Revivals and film adaptations of the immortal Bard’s work have always been staples of the entertainment industry. With a Romeo & Juliet movie, directed by Carlo Carlei, released in October 2013, it’s time again to look back at other famous Shakespeare works that made the transition from stage to film. Modern or modernized film adaptations make Shakespeare more accessible, not only logistically in terms of the ease of obtaining or viewing a movie versus seeing a play, but also stylistically in terms of language, setting and interpretive scope. Since West Side Story, about a star-crossed pair from rival Manhattan gangs, made it to Broadway in September of 1957, directors have reimagined and reset Shakespeare increasingly in the modern day—especially such popular tales as Hamlet and Romeo and Juliet.

Some might not realize that Hamlet inspired 1994’s animated classic The Lion King, as well as a 2000 film that borrows the original play’s name but places the action in a modern surveillance culture. 1999’s 10 Things I Hate About You reinterprets The Taming of the Shrew as a fin de siècle high school drama, and in a similarly loose fashion, She’s the Man gives Twelfth Night a 2006 spin, with a modern tomboy disguising herself as her twin brother to prove she can make a men’s soccer team. Baz Luhrmann’s celebrated Romeo + Juliet, released in 1996, takes the story of the lovers to a contemporary fictional location called Verona Beach. The age-old story also holds a place in this year’s casually futuristic Warm Bodies, which pushes the envelope with its humorous depiction of star-crossed love during a zombie apocalypse.

In 2001, O adapted the story of Othello to the highly tense and dramatic scenes of high school romance, jealousy and basketball. Joss Whedon’s 2012 Much Ado About Nothing received largely positive reviews for its fresh interpretation as a black-and-white modern-dress version of the play, shot in just twelve days. The Boston Globe called it “just about the sloppiest Shakespeare ever put on the screen” and “the most exhilarating”.

By contrast, Carlo Carlei’s Romeo & Juliet was noted in the media, following the release of the film’s trailer and poster, as a strictly traditional retelling. The director decided to flout the trend of modernizing the Bard’s classics and instead opted for more of a period piece shot in fair Verona, Italy. He even got award-winning costume designer Carlo Poggi on board and tasked his set designers with creating a recognizably sixteenth- or seventeenth-century scene. This approach has been called “purist” and “almost refreshing and unusual by comparison,” but some reviewers are unimpressed with the traditional take. Prior to the film’s release, one critic blasted its poster for “trying to give off the impression it’s a modern day retelling when it most certainly isn’t,” which could represent a move to market the film to a broader audience, though it may end up frustrating viewers instead.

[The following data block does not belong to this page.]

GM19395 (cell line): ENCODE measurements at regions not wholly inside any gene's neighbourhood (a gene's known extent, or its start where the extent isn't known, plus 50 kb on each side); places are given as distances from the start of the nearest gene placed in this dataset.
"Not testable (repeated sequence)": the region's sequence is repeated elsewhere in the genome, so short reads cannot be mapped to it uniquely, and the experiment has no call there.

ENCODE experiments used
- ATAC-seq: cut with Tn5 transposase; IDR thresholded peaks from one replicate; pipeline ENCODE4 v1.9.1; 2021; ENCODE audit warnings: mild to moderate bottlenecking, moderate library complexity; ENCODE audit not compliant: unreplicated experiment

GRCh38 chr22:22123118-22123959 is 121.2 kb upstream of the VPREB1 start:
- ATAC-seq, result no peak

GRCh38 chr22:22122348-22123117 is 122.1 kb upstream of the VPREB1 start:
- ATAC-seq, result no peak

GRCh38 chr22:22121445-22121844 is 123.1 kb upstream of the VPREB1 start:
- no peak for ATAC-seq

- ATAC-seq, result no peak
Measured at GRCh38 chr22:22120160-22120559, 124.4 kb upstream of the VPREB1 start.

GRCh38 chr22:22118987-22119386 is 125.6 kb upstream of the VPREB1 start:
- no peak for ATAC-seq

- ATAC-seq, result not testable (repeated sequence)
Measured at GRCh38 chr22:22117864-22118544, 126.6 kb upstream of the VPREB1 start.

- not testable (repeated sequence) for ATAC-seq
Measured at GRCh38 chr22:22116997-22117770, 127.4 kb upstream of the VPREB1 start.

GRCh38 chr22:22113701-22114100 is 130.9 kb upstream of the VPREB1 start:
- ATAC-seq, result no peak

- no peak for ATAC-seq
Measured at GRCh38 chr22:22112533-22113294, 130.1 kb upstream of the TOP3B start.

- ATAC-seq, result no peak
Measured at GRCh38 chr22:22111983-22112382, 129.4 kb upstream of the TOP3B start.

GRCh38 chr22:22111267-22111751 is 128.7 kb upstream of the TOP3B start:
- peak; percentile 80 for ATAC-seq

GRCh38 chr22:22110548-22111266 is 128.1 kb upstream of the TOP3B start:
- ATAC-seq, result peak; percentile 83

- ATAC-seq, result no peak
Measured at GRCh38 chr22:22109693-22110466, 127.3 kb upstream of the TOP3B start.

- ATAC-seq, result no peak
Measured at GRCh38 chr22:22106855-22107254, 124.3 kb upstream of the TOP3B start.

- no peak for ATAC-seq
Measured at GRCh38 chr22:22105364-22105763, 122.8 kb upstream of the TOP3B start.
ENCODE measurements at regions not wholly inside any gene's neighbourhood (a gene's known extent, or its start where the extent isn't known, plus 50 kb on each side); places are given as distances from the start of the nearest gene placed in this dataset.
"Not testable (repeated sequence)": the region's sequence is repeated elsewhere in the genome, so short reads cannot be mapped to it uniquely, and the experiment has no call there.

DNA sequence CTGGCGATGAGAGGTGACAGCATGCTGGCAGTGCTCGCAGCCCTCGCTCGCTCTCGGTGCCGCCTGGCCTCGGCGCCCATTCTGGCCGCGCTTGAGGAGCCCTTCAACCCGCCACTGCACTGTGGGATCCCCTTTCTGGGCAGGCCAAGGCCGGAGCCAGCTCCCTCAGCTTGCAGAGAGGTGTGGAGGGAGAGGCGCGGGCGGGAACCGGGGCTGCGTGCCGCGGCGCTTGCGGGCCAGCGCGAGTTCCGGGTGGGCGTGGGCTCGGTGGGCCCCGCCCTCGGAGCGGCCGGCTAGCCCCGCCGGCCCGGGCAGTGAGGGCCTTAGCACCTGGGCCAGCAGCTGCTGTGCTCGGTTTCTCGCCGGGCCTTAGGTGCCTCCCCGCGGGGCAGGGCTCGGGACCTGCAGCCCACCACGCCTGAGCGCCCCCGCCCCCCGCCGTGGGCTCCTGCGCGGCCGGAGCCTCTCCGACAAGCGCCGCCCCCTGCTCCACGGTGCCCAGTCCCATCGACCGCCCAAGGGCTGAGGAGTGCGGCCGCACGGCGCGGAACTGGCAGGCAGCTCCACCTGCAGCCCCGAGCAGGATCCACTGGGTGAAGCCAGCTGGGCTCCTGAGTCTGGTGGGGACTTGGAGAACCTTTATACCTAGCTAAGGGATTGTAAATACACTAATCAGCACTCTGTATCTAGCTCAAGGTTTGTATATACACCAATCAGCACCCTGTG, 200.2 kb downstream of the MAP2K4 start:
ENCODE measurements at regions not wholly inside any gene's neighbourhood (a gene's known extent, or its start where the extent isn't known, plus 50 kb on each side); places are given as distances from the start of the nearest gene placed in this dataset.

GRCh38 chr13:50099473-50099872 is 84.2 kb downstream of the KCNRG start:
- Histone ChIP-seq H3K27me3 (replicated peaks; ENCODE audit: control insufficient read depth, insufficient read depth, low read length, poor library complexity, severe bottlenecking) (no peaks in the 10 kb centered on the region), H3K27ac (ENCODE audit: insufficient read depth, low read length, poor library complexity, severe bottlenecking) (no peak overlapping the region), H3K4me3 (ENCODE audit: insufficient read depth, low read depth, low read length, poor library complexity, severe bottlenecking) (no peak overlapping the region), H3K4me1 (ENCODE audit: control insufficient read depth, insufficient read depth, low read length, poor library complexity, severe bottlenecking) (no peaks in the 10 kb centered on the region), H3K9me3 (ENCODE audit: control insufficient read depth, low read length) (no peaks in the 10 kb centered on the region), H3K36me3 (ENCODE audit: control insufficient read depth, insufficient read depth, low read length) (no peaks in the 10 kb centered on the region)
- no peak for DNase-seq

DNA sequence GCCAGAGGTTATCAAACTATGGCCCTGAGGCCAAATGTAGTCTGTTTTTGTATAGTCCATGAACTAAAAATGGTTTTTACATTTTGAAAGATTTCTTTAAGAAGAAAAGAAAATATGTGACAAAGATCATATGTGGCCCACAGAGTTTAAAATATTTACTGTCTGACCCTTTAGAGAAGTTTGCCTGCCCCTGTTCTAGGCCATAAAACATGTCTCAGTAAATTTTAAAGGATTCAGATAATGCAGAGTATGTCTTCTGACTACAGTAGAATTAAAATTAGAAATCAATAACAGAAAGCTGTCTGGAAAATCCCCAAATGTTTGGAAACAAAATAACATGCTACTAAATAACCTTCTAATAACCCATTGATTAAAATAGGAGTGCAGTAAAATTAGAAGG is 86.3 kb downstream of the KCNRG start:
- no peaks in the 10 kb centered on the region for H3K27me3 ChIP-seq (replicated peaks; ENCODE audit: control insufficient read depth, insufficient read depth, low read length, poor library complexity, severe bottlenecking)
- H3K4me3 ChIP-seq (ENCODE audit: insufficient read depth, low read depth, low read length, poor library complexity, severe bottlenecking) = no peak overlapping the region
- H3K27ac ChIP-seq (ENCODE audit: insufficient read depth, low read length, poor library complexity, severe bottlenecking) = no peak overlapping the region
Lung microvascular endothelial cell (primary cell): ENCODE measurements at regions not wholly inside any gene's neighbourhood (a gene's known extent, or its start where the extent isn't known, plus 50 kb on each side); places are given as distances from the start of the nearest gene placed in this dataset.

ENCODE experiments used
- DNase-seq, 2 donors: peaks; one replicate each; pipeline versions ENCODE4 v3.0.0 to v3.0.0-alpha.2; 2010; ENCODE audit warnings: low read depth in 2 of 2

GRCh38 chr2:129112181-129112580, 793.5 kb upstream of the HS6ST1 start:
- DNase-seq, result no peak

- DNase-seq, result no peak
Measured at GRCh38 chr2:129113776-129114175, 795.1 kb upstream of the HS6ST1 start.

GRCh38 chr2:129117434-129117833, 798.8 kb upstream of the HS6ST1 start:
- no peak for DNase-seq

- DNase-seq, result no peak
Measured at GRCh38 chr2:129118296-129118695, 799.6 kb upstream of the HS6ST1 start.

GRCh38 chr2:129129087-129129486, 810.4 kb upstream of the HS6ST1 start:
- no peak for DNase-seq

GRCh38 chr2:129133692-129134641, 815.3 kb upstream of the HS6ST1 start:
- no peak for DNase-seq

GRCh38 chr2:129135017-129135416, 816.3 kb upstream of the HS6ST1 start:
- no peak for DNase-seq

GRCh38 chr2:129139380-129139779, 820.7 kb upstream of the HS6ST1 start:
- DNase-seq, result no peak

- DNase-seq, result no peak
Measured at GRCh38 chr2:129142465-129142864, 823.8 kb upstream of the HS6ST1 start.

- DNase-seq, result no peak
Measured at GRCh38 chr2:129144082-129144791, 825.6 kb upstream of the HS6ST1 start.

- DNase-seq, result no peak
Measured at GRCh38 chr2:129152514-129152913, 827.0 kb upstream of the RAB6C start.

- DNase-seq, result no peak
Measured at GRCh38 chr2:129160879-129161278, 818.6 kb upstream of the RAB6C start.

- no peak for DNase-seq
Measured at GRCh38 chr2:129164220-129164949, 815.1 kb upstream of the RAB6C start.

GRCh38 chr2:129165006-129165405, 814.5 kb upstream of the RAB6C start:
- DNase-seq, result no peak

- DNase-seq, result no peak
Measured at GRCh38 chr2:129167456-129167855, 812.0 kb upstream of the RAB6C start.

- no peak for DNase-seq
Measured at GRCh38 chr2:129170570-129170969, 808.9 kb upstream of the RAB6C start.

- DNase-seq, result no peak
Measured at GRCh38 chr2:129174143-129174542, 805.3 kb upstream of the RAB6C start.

While it certainly looks to be a beautiful adaptation, Carlei’s version must stand on its own amid a veritable army of creative Shakespeare interpretations. Does Carlei’s vision lend something fresh to the Bard’s most famous tale? Or does it fall flat? We’ll see.

Did You Know?
Turner Classic Movies claims that there are over 30 Romeo and Juliet movies (and this is before it was announced that another would be released in October of 2013). This number includes silent, foreign and modern versions, starting with MGM’s 1936 black-and-white take; with the lead actors in their mid-30s and -40s, and a budget over $2 million, this was the most expensive sound film at the time. According to Focus Features, there have been at least 50 feature film releases of Hamlet, while Absolute Shakespeare argues that the number extends over 60 film adaptations and 21 television renditions. The site also estimates that there have been more than 250 Shakespeare movies produced. This doesn’t include the many opera, musical, short-clip and stage productions created from all of Shakespeare’s plays beyond Romeo and Juliet and Hamlet, the well-known and often-overlooked alike. (DYK by Emeli Warren)